Recently, my wife and I were calculating how much we needed to earn each week to pay all of our bills. After adding up the desired monthly income for the entire year, I was surprised at how little money we needed to survive. If you folks saw the numbers, I'd almost guarantee you that you'd fall over your chairs and ask, "How can a family of four live on that amount alone???"
One time, an older guy at our church showed us some apartments, and he explained to us the benefits of owning a house rather than renting. When discussing our combined income, he asked, "Do you guys make $50,000 a year?" That was his immediate guess, and my wife and I looked at each other and smirked. After telling him what we actually made, I could tell he was rather shocked -- but he did his best to hide it. He was probably thinking, "How in the world could a family of four survive on that???"
Another time, a friend of ours was doing our taxes. After seeing the numbers, she told my wife, "I'd be absolutely terrified of doing what you guys do!"
We don't even get any government assistance. We never sought it and we don't care to seek it. We just know how to live a "succulent life."
What do I mean? Think about so-called "desert plants" such as aloes and cacti. These plants are known as "succulents" because they hold a significant amount of water in their leaves and stems. Not only could they survive with very, VERY little water, they could also THRIVE without much water. They could grow big, produce more leaves, and even produce blooms with a very minute amount of water. Also, they could survive in the poorest kind of soil. The soil you wouldn't plant your precious petunias, geraniums, or lilies in, you could plant succulents in.
These plants were designed to hold their on with very little care. I have an aloe plant in my home and I think the longest I've went without watering it was AT LEAST one month. And it showed no signs of distress. It was actually producing more leaves!
I love succulents because not only are they beautiful and low maintenance, but also because they remind me that I don't need a lot in life to survive. Succulents remind me that it's not about how much I want, but how much I need. Succulents also remind me that in this life, there is very, very little that we humans need to live.
My family has one car that is only five years old. We live in a prime location. We have a pantry full of food, a thriving garden, two healthy children, and nobody is starving. We have high-speed internet and cable. How in the world could we get all of this stuff with the income that we have? Well, we know how to live the succulent lifestyle: to do a whole lot with very little.
While on our way to Wednesday Night Bible study, we were listening on the radio about someone who made x amount of money on his main job, but yet he "had" to work two other jobs to make ends meet. My wife and I, after hearing of his income, just shook our heads. We thought, "If we made the money that he made, we wouldn't know what to do with ourselves!" We'd feel rich! But you see, when you live a succulent lifestyle, you can't make $30,000 a year and live as if you were making $50,000 a year. You can't make $50,000 a year and live as if you were making $100,000 a year.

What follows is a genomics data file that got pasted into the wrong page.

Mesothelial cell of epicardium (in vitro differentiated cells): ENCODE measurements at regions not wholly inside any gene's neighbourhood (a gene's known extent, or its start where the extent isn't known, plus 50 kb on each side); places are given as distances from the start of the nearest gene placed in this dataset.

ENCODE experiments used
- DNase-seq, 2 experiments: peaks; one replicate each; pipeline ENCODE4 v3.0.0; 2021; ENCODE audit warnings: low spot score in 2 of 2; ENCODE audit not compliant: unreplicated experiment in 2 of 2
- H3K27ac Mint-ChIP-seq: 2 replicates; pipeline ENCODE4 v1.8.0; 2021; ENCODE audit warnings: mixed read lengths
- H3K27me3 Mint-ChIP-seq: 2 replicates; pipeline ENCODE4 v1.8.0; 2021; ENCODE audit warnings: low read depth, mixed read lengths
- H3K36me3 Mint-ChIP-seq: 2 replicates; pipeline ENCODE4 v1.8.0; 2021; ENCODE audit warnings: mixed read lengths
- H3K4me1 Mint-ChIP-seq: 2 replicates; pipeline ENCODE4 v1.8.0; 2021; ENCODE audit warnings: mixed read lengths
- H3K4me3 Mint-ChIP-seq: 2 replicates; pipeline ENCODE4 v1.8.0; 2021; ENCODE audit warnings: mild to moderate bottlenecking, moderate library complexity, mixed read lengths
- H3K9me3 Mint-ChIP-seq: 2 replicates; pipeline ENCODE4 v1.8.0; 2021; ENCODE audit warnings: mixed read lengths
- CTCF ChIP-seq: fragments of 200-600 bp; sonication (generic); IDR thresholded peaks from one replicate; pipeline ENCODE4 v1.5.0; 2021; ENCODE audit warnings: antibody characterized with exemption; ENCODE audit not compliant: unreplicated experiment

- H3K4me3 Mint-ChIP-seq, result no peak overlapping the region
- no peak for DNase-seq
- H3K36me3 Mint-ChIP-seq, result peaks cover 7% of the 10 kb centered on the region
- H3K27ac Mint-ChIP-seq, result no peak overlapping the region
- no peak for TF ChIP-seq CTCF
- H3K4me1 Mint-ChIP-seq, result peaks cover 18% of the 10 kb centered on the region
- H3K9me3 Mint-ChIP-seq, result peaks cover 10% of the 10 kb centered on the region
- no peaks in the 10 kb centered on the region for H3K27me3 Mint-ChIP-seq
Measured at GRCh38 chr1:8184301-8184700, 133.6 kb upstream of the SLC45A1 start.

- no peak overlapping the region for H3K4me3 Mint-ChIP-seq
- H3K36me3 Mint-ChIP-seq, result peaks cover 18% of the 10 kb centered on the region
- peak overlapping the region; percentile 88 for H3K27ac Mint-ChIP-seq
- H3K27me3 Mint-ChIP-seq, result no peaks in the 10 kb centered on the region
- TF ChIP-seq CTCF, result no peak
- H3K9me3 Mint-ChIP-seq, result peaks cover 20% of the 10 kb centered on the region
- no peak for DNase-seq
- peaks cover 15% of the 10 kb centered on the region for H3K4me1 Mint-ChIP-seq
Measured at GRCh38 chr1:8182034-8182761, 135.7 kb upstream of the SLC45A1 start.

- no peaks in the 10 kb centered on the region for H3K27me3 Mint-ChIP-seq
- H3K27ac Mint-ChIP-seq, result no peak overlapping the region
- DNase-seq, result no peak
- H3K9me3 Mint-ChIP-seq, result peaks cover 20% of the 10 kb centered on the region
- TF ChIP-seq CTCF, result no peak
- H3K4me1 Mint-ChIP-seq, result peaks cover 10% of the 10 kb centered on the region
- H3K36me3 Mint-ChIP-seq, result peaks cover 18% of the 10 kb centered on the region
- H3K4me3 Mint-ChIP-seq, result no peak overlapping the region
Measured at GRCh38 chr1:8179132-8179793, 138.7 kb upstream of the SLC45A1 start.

Yes, I know, you got that new job promotion. You're making a few thousand dollars more per year! Okay, go ahead and celebrate by taking all your friends out to dinner. But afterwards, live as if you didn't get that promotion. Our temptation is to increase our standards of living when the money starts rolling in -- and later, we'd find ourselves struggling yet again.
I don't know about you, but the succulent lifestyle is rather freeing. I was quite relieved to see how little we actually needed. When the needs are low, it frees your mind. The more you need, the more grief you bring into your life. The more grief you have, the less you're able to enjoy your life.
In my life, I focus on NEEDS rather than WANTS. We generally confuse the two, don't we? How many of you have gone to a restaurant and told the waiter, "Yeah, I need..." First of all, the restaurant in itself isn't even a need! So, don't go in the restaurant talking about what you need. What you do need is to eat food -- what you DON'T need is to eat at a restaurant. You WANT to eat at a restaurant.
Or, how many of you have cable issues and called the company saying, "Yeah, I need to know..." Cable isn't a need. While it's nice to have (we have it ourselves), we don't NEED it. So, don't call your cable company talking about what you need. You WANT cable, you don't NEED it.
If we would look at what we actually need and learn how to live without many of our wants, we could start living the succulent lifestyle. We could not just survive, but we could THRIVE with very little -- only if you're willing to learn how. You don't need to live like a pauper. You just need to know what you actually need and how to maximize on the little resources that you have.
As a fitness trainer, I could give you a total body work-out, working everything from your shoulders to your ankles, without using ANY exercise equipment. Zero! I could just show up on your doorstep with nothing else but my clothes on, and I could take you to the middle of nowhere with nothing to workout with, and I could still build up your body. Using equipment is simply a bonus for me.
So, could you also live a succulent lifestyle? Could you learn to thrive with little? Could you maximize your small resources? Just think about this: knowing how to survive with little is a basic survival skill. If you don't have that skill, then when the money runs low, you'll go into panic mode and make many desperate decisions.
Go out and get yourself a succulent plant. Let it serve as a reminder to work with what you got and to make it count!
All information in this blog are for inspirational purposes only. Unless otherwise stated, all content is written and copyrighted by Aiyo A. Jones.